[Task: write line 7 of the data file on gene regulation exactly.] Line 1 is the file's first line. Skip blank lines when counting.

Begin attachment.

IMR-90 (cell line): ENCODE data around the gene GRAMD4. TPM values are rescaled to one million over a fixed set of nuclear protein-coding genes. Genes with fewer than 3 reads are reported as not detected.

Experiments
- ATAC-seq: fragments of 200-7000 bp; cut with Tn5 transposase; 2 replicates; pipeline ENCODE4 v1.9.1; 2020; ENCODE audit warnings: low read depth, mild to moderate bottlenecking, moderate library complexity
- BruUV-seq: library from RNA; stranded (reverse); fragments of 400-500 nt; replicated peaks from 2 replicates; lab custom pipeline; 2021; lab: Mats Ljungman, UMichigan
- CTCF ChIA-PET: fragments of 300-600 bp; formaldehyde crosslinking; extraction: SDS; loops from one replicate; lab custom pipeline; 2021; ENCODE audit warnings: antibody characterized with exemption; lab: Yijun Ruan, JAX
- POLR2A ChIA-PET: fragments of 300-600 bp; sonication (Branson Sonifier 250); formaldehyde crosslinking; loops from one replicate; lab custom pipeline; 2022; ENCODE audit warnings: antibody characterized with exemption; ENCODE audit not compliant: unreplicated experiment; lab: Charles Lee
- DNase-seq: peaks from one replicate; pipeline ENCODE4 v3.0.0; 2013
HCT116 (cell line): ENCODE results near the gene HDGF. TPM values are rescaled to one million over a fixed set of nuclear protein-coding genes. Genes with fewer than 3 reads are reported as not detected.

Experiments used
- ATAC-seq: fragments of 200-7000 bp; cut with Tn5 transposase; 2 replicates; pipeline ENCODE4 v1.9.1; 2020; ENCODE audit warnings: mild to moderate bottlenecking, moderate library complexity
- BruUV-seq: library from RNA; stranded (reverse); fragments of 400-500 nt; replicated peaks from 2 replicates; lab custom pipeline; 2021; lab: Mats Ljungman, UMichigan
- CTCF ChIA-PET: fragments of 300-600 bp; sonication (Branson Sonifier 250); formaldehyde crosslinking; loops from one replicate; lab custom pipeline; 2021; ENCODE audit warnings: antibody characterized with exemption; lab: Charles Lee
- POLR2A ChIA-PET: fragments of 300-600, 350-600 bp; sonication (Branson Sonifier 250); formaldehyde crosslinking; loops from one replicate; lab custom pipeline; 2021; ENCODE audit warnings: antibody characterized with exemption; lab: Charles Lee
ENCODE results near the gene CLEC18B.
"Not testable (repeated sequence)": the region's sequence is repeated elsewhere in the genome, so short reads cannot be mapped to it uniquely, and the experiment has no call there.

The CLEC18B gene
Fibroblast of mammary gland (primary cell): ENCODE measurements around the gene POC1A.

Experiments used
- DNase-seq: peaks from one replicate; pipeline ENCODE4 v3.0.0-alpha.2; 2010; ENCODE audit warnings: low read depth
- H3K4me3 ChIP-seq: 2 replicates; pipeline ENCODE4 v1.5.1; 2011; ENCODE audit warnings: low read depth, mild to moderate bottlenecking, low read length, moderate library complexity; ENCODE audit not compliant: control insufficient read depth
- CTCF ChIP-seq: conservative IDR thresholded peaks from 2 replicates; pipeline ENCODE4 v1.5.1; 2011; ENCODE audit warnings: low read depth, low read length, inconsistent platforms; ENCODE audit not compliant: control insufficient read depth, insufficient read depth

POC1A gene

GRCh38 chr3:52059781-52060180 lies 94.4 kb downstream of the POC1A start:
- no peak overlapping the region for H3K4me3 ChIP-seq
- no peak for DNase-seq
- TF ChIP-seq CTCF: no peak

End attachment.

- DNase-seq: peaks from one replicate; pipeline ENCODE4 v3.0.0; 2013